Can’t Let Go? Try Setting It Aside

With everything that’s going on right now, it would not be surprising if you were having trouble sleeping.

I myself have an internal alarm that wakes me up around 3am, giving frightening thoughts a chance to land hard punches. It’s far easier to keep negative emotions at bay during the daylight hours, but our defenses are down when we’re groggy. Before I know it, I’m already on that hamster wheel, getting nowhere and working up an anxious sweat in the process.

Ok, nighttime. Wanna go?

There’s a lot to worry about in the time of COVID-19. Take your pick of stressors: finances, physical health, relationships, emotions. At night, our brain wants to fix everything that we’re hit with during the day, but obviously, that’s not the time for it. Few things are as critical for dealing with stress as a good night’s sleep, which you won’t get if you’re trying to calculate how many months’-worth of rent you have left.

The mistake we make is trying to let go of things completely. When “danger is imminent”, as in, the worst-case scenario is a distinct possibility, it’s unrealistic to pretend it’s not. I promise you, as a former cancer patient, I had terrors breathing down my neck. I could not simply “let go” of them. They were life-changing and oh-so real. But with a little effort I could loosen their grip on me.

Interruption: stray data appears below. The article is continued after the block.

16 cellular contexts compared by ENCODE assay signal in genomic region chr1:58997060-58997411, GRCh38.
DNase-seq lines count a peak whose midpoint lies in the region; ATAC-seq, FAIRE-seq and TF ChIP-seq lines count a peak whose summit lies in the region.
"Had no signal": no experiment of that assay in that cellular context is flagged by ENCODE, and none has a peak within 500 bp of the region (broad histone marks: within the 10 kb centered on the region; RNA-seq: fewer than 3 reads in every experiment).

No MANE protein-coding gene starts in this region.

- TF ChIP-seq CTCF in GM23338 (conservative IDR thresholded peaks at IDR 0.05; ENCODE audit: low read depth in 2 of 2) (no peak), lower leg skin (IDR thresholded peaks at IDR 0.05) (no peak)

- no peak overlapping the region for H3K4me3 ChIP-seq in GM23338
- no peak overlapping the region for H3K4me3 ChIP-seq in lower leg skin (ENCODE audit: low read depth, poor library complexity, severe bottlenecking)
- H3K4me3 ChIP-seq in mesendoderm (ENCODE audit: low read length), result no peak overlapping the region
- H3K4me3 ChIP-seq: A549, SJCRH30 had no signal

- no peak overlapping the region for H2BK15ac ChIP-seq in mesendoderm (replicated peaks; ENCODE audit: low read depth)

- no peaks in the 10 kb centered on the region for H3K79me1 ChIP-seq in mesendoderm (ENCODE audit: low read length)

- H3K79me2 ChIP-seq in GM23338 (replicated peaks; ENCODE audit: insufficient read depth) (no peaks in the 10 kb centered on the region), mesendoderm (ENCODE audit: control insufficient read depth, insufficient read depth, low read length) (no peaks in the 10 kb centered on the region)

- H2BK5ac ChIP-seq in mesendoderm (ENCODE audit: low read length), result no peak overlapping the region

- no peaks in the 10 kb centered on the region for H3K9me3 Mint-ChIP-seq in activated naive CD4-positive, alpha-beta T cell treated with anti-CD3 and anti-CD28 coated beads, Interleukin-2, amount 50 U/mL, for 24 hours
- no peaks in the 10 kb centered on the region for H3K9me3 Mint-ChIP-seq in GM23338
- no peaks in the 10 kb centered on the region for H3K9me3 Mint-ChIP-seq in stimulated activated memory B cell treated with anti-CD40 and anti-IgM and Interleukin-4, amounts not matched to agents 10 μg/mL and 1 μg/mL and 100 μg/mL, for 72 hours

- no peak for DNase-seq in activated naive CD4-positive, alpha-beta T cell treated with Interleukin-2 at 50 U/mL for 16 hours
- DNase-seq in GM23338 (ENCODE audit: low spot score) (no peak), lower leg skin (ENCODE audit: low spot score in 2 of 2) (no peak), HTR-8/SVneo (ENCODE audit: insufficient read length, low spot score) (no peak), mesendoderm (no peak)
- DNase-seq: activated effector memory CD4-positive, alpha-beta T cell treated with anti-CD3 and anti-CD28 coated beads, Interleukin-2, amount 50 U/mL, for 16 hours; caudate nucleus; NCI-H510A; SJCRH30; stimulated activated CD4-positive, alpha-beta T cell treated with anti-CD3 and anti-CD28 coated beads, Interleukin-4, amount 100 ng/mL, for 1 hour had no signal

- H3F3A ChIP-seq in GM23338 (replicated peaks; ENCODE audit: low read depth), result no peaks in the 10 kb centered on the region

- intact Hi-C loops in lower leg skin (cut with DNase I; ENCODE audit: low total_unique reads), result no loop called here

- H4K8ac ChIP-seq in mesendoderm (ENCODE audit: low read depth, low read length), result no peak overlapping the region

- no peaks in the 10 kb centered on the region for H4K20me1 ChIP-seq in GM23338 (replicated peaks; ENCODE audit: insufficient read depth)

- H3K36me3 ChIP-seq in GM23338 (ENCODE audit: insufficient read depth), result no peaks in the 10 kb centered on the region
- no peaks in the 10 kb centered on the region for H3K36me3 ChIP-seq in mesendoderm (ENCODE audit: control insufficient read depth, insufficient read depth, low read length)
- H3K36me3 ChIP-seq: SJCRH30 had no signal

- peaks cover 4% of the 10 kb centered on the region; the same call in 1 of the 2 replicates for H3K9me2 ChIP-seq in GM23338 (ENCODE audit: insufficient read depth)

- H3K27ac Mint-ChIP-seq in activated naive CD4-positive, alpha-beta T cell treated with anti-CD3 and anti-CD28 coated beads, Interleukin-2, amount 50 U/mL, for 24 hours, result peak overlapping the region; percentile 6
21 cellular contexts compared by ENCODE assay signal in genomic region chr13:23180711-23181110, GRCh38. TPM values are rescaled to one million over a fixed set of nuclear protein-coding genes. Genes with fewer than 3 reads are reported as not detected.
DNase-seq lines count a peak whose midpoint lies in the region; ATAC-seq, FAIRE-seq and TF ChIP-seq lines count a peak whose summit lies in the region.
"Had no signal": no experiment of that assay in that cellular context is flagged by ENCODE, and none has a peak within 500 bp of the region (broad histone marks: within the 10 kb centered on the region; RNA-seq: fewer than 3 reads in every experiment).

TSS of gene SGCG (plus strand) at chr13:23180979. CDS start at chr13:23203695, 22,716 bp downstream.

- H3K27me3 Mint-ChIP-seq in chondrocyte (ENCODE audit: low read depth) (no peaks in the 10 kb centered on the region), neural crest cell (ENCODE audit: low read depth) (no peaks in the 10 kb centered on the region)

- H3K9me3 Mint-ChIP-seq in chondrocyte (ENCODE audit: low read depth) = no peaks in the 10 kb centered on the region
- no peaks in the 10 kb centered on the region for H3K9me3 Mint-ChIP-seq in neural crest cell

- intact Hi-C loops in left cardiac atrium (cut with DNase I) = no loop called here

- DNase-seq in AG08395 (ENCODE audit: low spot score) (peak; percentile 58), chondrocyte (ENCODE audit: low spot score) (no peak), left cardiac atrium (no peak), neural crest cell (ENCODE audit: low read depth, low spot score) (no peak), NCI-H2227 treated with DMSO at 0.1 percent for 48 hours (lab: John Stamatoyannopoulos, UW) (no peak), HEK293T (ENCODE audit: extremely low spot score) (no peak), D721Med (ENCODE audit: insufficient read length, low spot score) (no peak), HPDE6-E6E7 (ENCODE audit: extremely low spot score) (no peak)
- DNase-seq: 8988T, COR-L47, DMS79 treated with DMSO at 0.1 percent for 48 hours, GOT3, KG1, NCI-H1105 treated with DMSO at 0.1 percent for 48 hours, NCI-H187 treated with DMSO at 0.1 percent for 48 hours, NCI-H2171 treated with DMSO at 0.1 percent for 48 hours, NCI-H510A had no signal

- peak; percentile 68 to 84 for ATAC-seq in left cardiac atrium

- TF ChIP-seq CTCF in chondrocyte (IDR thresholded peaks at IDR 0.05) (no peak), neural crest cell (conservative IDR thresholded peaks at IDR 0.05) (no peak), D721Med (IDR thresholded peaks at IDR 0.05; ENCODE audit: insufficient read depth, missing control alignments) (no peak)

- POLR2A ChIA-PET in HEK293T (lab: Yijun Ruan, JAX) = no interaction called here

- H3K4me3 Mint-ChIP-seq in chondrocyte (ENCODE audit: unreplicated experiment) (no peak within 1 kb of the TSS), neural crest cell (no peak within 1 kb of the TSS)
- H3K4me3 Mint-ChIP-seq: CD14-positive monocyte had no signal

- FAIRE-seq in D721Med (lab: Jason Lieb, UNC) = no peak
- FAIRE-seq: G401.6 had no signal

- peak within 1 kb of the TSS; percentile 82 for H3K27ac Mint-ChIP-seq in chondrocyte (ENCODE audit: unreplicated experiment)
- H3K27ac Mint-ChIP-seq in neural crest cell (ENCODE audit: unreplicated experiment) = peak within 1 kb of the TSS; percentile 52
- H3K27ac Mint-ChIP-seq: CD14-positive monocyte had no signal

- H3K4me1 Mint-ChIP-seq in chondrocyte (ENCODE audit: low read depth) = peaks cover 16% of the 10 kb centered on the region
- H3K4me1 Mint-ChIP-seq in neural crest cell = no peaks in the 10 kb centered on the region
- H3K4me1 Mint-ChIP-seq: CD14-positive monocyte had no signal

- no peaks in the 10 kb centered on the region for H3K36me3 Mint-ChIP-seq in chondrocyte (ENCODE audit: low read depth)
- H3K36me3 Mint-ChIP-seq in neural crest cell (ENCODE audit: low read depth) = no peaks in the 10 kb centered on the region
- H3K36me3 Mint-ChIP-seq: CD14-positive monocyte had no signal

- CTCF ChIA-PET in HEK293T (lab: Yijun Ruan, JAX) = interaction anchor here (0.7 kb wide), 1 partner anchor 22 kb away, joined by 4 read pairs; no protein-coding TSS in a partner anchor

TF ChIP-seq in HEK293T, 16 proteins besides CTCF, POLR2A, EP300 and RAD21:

Your concerns need some respect. So instead of trying to avoid them, try gently putting them aside. You know they’re still there, they know they’re still there, but you’re not butting heads. This may take some mental calisthenics.

Even the tiger needs some shut-eye.

Ask yourself, “Can I do anything productive right now?” If the answer is no (hint: unless the house is on fire or there’s a tiger loose in your bedroom, the answer is no), then create a mental shelf for your anxious thoughts. You can build one for yourself, right there lying in bed, no hammering required.

Find yourself a jar with a secure lid. I know you have one somewhere in your mind. Scoop your thoughts in there, screw the lid on tightly and place the imaginary jar on that imaginary shelf. This may take several tries — unpleasant thoughts are slippery — but that’s okay. Make sure the shelf is across the room from you. The jar will still be there in the morning when you wake, thoughts swirling inside. But in the darkness, you’ll have some space between them and yourself.

As you lie in your bed, take a deep breath, feel the weight of your body on your mattress, feel the softness of your sheets on your skin. Look at the shelf, way over there. Way, way over there, and you safe in your bed. Allow yourself to relax.

That’s what you need most in the wee hours of the morning. So rest easy now. Tackle the problems tomorrow.

Falling Back Asleep: Nighttime Relief

As calm as I may be during the waking hours, nightfall poses a unique challenge. How many of us have struggled in the darkness, surrounded by those scary thoughts that we thought we had dealt with during the day?